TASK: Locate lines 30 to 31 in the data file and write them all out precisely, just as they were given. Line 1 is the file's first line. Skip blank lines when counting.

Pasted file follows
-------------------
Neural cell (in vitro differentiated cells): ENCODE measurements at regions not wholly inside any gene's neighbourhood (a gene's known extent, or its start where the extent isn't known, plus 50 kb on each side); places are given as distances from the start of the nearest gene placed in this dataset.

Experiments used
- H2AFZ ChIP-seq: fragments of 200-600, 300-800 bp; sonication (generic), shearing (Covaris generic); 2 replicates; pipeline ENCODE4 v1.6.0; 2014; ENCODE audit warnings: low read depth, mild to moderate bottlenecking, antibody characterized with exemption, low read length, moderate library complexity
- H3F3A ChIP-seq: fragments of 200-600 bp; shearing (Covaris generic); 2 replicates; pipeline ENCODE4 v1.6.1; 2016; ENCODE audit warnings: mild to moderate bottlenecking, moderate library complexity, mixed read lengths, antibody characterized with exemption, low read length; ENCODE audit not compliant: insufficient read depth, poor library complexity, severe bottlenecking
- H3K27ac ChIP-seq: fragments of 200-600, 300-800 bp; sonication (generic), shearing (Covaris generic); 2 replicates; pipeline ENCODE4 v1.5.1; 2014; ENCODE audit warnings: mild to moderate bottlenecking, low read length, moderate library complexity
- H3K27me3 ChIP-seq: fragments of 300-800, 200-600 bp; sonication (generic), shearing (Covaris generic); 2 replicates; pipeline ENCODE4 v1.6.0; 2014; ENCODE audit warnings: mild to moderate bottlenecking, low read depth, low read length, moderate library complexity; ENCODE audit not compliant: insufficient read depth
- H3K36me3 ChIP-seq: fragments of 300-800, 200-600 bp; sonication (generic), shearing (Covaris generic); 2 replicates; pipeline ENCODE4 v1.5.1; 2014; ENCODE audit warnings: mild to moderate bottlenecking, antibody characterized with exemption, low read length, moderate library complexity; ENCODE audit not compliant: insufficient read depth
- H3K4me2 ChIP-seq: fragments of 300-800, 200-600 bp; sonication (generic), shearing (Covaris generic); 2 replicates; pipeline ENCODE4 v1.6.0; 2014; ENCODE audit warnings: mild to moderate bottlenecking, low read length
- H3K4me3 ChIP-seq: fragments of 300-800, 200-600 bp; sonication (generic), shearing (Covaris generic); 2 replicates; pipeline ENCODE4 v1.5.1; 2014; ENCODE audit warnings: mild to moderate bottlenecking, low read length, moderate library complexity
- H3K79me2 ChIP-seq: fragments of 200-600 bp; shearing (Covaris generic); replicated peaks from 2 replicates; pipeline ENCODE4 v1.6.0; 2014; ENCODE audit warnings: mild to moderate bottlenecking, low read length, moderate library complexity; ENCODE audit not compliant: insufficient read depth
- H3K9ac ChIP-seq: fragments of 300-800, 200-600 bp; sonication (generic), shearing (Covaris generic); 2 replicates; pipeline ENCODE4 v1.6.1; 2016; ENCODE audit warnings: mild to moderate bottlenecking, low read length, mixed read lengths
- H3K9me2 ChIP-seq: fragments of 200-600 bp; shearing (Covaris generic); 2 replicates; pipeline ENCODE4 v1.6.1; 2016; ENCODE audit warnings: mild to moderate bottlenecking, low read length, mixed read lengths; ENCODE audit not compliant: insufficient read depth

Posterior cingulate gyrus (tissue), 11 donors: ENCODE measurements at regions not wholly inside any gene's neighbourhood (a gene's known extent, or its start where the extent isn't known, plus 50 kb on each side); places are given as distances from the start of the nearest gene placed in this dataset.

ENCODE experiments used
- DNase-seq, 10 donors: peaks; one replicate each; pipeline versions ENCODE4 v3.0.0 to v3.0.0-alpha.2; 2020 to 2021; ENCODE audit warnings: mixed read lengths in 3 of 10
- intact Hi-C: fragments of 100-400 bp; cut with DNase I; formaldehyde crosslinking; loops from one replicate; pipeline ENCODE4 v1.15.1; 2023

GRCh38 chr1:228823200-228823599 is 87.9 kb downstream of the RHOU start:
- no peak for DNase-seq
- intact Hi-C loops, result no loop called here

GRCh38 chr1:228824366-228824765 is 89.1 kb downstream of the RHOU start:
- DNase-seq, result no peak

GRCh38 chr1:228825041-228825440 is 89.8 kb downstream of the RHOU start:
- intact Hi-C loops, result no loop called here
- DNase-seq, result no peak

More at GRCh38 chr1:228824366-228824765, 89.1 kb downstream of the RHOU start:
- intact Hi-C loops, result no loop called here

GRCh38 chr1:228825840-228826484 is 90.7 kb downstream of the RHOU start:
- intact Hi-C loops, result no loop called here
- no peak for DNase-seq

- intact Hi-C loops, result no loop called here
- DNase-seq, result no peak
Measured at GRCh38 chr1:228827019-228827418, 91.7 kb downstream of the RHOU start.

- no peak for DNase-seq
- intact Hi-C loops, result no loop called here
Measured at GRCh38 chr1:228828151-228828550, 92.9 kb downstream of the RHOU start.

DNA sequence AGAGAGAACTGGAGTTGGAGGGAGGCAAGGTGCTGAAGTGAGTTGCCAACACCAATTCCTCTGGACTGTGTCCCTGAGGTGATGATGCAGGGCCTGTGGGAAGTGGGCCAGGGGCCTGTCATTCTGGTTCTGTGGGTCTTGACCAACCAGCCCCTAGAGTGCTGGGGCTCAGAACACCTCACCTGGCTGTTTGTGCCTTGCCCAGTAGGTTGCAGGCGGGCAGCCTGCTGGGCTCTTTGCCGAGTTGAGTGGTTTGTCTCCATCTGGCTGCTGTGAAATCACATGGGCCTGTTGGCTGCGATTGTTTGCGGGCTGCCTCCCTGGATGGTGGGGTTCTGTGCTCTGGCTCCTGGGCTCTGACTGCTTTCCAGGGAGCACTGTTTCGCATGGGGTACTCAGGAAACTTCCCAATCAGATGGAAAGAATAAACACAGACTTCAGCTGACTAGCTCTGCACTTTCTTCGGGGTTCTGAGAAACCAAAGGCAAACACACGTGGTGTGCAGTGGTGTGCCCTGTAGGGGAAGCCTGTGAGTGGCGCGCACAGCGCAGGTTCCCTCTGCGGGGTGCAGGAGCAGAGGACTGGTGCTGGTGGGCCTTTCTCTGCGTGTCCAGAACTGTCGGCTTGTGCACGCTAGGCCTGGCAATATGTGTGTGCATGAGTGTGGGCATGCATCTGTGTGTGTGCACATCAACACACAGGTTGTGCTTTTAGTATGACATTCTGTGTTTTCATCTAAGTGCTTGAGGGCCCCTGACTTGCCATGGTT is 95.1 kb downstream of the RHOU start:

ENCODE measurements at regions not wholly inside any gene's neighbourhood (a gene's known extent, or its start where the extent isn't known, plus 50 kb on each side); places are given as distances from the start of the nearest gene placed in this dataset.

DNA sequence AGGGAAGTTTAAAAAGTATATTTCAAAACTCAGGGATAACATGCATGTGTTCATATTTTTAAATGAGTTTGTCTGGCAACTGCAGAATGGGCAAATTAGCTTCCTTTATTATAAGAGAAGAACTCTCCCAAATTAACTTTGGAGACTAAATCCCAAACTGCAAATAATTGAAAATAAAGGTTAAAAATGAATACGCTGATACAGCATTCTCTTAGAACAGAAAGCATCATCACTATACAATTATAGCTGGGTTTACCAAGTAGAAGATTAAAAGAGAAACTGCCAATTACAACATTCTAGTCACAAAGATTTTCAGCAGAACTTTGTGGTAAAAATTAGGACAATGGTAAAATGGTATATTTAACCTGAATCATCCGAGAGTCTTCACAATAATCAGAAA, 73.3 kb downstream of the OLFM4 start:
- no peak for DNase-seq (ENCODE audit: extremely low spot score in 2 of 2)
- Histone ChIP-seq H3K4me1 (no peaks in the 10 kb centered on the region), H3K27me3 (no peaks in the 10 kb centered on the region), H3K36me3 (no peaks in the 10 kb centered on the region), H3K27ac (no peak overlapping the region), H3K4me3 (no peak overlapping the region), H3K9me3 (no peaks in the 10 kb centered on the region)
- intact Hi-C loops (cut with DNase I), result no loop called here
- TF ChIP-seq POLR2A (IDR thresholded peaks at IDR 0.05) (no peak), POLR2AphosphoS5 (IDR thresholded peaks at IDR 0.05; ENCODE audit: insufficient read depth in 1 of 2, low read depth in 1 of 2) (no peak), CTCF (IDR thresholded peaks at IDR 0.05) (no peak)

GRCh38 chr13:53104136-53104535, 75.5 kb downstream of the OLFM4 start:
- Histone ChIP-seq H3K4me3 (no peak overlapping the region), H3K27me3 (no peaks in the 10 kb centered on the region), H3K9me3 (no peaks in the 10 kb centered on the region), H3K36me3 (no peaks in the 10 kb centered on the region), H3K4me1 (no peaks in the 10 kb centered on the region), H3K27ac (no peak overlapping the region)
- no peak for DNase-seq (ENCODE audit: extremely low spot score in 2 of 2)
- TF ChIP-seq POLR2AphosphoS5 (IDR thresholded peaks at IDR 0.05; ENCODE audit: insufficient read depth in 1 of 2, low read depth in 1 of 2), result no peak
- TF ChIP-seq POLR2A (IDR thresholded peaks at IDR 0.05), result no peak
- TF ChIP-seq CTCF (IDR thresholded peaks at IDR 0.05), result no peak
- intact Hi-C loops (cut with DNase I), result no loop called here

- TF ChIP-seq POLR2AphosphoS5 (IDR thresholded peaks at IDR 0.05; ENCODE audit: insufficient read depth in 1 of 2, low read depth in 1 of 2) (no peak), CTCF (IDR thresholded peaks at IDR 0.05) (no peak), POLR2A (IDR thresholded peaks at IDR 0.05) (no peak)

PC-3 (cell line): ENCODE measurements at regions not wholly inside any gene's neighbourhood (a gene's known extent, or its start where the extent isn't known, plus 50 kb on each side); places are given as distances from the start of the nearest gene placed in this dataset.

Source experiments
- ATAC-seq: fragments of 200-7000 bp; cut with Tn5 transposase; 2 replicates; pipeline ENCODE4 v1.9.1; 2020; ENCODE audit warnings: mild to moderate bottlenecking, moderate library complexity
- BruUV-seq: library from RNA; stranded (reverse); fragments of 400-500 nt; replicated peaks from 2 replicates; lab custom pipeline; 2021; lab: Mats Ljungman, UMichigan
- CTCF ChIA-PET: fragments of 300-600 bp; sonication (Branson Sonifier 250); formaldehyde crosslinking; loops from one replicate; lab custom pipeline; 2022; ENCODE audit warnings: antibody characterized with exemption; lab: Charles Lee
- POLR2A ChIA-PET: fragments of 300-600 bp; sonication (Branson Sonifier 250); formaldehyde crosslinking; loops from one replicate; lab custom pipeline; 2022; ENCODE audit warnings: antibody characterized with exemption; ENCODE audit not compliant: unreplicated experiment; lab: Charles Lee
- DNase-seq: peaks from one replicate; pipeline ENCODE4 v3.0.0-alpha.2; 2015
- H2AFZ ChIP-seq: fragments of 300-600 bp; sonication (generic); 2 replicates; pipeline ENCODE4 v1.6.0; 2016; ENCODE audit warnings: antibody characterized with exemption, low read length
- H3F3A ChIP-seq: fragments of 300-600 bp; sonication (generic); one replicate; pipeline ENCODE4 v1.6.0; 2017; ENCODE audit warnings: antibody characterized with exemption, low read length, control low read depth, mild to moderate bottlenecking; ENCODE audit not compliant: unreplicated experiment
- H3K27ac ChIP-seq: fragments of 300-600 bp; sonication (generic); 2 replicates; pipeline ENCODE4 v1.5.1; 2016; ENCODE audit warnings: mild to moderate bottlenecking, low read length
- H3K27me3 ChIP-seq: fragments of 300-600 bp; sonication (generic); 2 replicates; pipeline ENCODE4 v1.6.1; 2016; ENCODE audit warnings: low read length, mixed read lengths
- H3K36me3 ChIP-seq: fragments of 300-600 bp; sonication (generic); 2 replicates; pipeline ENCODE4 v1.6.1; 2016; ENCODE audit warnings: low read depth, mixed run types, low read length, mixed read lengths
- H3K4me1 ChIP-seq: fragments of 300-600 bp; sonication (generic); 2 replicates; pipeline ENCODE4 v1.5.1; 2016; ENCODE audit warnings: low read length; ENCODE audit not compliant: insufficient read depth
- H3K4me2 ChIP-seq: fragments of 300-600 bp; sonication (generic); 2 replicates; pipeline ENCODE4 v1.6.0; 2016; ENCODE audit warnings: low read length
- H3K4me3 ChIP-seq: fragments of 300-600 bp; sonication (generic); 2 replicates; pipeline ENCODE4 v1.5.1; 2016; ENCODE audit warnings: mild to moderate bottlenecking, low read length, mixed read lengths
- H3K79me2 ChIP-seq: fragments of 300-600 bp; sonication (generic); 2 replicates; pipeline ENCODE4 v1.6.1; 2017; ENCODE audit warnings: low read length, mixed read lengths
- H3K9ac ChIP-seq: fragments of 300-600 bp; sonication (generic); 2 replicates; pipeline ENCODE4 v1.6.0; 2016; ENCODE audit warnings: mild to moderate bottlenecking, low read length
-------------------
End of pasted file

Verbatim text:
- intact Hi-C loops, result no loop called here
- DNase-seq, result no peak